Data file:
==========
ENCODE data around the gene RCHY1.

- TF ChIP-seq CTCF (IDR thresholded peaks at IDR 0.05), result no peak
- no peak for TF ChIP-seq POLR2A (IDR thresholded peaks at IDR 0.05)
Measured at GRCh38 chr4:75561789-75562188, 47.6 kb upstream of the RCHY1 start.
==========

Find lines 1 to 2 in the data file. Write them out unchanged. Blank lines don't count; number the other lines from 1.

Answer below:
ENCODE data around the gene RCHY1.

- TF ChIP-seq CTCF (IDR thresholded peaks at IDR 0.05), result no peak